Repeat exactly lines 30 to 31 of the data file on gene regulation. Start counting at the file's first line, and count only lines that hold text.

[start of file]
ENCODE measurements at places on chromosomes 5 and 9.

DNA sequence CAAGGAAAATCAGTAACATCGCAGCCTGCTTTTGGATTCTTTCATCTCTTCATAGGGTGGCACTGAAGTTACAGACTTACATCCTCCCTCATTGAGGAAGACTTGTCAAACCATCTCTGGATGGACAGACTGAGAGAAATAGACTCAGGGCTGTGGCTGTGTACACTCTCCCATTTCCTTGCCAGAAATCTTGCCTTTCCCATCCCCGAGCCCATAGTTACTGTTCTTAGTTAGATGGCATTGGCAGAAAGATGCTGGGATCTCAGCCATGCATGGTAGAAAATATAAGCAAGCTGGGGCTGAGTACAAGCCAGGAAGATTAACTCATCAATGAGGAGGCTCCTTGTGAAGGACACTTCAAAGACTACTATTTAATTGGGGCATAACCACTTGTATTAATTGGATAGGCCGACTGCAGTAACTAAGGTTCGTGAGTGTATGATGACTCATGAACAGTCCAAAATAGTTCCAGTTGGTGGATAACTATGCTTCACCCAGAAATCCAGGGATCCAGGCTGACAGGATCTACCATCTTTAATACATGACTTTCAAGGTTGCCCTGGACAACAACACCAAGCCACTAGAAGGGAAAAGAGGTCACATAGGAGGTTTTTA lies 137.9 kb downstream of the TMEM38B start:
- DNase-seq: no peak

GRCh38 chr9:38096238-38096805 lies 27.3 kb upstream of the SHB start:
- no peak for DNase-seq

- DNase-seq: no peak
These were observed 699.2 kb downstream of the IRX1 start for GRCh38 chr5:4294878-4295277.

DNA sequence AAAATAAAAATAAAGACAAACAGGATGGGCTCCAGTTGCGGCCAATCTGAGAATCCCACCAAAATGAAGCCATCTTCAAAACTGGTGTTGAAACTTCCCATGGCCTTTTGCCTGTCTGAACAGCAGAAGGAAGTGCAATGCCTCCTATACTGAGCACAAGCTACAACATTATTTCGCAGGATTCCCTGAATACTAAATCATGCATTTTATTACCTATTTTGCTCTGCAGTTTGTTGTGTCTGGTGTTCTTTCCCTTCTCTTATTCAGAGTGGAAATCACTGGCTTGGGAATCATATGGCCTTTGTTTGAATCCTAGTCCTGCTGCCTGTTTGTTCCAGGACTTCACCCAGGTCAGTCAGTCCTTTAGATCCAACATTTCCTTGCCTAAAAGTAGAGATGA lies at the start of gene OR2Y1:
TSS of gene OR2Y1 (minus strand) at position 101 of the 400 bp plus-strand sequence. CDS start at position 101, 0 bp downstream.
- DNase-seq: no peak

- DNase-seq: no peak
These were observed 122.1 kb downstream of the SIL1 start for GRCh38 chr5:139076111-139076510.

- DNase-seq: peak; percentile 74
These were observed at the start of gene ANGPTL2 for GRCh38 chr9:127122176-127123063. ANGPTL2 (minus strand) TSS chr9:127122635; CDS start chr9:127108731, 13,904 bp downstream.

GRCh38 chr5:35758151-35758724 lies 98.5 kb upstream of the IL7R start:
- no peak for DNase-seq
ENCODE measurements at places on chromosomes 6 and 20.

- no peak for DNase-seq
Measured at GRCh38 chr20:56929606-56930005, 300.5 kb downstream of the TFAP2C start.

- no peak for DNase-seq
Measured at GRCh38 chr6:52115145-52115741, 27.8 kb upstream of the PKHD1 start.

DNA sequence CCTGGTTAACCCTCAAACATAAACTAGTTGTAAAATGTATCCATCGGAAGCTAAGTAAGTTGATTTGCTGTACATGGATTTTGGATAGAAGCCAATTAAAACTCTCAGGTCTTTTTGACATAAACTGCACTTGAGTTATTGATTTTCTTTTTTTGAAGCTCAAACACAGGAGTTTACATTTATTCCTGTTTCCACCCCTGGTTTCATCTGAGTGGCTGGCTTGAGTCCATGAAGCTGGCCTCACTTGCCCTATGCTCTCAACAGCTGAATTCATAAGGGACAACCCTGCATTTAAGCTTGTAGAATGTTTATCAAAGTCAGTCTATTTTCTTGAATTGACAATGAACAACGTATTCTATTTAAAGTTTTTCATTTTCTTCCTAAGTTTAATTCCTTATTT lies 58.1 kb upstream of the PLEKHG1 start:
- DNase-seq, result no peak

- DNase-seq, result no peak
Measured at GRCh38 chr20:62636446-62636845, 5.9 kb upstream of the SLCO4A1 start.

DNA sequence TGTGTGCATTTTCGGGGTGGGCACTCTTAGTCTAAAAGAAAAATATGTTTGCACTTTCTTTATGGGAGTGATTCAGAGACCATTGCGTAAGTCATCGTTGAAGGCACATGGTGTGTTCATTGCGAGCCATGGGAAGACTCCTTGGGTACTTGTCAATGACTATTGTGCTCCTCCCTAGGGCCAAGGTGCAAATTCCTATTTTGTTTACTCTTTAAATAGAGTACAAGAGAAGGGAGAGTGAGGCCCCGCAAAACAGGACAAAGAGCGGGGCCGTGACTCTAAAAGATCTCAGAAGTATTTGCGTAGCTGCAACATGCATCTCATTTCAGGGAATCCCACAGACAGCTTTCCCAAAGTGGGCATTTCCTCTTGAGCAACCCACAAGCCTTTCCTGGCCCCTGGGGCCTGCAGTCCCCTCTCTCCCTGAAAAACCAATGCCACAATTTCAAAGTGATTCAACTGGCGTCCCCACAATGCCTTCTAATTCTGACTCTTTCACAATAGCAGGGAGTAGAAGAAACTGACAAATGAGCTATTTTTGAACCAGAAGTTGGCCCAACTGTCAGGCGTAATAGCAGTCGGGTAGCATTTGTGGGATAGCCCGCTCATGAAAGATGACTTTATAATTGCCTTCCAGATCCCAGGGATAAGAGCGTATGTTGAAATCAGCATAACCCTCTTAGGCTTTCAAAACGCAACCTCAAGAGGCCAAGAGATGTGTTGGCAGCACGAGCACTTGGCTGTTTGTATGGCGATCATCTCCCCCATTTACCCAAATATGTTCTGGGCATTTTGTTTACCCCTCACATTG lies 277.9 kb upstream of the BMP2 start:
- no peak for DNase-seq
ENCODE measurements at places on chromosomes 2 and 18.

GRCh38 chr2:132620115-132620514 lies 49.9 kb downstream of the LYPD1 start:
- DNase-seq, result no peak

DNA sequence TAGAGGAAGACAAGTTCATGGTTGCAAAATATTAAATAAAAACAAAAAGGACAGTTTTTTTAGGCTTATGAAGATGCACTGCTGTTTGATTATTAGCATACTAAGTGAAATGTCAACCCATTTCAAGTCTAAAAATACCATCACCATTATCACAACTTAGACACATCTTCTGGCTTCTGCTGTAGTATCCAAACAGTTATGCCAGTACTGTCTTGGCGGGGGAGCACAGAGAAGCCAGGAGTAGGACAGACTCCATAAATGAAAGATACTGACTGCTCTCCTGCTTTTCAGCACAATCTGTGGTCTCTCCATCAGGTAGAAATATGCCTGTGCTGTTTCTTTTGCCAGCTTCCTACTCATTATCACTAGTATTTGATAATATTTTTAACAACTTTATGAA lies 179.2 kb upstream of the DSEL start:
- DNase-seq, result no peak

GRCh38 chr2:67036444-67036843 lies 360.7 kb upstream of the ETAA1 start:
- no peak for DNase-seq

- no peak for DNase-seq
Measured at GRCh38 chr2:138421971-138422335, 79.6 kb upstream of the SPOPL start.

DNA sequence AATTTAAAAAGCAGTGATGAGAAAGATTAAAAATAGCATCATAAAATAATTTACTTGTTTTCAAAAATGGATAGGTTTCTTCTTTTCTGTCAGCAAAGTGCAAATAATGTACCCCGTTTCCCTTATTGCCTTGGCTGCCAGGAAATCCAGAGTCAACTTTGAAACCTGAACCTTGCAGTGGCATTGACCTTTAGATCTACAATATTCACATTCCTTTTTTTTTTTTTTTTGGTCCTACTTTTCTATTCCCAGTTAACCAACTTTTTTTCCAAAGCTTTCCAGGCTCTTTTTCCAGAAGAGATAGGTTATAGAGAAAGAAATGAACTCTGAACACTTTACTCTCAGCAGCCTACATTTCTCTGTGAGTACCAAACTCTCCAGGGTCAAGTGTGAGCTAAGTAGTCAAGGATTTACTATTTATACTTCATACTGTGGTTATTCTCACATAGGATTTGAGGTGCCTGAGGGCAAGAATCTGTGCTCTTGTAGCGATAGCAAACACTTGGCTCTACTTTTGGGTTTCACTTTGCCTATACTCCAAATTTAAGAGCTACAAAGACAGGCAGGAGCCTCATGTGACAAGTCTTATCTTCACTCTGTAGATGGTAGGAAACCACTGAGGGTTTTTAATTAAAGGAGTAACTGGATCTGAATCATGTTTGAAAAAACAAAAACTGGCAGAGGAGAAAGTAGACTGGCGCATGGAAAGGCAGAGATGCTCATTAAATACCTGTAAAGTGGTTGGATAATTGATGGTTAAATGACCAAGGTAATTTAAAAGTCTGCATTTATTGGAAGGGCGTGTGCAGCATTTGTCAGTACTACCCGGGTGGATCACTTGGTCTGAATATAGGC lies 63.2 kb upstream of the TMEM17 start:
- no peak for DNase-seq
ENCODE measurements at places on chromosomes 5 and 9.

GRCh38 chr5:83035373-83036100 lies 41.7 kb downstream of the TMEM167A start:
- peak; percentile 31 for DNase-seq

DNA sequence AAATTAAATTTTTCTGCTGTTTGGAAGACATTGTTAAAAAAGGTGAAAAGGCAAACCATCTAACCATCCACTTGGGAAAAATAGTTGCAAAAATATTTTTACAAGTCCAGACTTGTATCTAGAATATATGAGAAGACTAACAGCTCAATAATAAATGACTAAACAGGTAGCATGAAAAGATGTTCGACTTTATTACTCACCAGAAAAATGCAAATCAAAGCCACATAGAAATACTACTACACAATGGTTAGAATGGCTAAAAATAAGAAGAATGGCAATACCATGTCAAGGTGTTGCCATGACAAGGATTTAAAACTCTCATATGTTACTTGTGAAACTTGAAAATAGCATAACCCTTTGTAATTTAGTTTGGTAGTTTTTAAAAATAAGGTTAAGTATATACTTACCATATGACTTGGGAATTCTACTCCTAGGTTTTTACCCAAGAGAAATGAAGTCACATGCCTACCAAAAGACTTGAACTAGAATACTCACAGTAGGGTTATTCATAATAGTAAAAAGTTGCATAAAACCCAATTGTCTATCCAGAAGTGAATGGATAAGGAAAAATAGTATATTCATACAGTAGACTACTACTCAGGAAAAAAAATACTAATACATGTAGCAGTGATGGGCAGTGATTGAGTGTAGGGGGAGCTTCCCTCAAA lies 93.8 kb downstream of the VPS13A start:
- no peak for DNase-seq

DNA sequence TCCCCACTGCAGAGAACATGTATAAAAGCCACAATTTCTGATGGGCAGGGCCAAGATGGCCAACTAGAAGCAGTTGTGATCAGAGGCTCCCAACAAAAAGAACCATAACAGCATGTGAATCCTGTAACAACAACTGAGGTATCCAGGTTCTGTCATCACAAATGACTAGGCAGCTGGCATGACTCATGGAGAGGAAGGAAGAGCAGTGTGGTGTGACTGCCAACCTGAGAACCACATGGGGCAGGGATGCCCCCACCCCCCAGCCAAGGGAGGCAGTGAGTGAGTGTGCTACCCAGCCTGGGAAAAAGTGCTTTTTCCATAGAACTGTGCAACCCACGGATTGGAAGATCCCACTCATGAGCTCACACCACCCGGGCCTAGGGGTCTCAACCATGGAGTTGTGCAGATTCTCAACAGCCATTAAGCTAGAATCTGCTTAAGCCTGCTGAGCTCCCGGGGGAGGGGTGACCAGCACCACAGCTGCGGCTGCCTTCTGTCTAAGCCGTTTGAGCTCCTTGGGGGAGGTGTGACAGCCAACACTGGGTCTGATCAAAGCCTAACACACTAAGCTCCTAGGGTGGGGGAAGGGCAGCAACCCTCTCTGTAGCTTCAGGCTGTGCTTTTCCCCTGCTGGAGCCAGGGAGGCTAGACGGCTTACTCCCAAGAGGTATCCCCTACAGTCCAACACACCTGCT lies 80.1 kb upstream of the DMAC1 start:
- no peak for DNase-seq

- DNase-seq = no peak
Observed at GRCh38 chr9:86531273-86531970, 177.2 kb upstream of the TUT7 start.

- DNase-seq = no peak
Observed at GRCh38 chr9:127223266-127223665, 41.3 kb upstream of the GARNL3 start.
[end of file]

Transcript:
- DNase-seq, result no peak

DNA sequence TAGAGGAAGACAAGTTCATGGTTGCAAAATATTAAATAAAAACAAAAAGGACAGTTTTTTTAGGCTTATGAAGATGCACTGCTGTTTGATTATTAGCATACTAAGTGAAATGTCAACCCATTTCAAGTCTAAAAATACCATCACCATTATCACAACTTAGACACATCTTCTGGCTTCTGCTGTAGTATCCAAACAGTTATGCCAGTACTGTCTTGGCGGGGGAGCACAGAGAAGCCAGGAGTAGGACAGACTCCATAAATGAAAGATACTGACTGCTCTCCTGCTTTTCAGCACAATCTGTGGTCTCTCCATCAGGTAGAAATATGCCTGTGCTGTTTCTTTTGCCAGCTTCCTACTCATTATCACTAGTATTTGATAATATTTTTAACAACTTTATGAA lies 179.2 kb upstream of the DSEL start: